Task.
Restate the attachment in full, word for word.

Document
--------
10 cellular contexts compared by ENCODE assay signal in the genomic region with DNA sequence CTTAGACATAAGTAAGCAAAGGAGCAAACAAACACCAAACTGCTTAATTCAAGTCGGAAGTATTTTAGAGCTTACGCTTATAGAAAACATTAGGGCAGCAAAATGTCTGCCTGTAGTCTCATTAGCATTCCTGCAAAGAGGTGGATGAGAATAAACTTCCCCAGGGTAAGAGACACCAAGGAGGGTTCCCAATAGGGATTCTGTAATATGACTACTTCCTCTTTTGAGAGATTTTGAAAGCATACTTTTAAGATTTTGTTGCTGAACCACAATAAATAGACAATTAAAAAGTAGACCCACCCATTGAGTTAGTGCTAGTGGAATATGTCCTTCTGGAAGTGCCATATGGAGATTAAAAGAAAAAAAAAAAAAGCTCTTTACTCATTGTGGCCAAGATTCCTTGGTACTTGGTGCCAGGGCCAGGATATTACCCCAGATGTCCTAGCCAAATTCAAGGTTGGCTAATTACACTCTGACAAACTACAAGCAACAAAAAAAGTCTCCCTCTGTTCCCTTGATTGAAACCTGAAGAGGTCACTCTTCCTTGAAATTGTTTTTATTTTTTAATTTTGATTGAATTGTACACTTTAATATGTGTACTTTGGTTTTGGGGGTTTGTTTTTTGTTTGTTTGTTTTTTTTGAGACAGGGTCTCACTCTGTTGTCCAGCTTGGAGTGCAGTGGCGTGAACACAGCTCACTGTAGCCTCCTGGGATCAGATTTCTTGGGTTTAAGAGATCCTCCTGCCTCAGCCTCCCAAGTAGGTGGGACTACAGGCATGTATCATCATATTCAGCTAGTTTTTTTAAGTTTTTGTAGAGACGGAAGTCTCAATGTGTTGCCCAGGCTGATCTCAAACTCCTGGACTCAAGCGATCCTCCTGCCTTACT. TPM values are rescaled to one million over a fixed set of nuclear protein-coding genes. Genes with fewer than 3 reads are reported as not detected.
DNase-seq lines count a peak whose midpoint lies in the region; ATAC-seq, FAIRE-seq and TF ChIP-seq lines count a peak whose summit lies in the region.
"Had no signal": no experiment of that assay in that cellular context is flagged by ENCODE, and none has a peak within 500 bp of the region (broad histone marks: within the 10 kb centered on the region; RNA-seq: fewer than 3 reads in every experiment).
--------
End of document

10 cellular contexts compared by ENCODE assay signal in the genomic region with DNA sequence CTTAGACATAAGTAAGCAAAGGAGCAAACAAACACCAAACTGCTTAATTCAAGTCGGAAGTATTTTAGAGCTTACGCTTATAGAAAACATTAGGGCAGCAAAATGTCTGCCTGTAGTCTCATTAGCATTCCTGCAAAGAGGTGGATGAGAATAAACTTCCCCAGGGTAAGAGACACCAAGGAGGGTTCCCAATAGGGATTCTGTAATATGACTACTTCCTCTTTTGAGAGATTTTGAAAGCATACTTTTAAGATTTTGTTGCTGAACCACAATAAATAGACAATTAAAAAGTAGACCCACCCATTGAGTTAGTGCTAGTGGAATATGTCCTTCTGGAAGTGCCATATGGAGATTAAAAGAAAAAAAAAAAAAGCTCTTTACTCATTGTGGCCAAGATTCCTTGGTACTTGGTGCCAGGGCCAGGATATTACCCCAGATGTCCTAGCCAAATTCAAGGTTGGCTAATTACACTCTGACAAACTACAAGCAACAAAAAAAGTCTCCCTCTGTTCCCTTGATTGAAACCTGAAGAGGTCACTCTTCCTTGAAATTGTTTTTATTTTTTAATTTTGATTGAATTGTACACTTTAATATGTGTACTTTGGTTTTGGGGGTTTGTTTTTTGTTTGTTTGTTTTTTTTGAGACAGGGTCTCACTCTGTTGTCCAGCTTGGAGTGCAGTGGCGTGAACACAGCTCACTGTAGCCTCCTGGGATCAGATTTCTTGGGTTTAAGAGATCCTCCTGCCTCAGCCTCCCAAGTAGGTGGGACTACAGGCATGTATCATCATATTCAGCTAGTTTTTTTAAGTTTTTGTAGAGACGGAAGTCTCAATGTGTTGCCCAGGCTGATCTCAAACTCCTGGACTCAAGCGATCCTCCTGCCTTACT. TPM values are rescaled to one million over a fixed set of nuclear protein-coding genes. Genes with fewer than 3 reads are reported as not detected.
DNase-seq lines count a peak whose midpoint lies in the region; ATAC-seq, FAIRE-seq and TF ChIP-seq lines count a peak whose summit lies in the region.
"Had no signal": no experiment of that assay in that cellular context is flagged by ENCODE, and none has a peak within 500 bp of the region (broad histone marks: within the 10 kb centered on the region; RNA-seq: fewer than 3 reads in every experiment).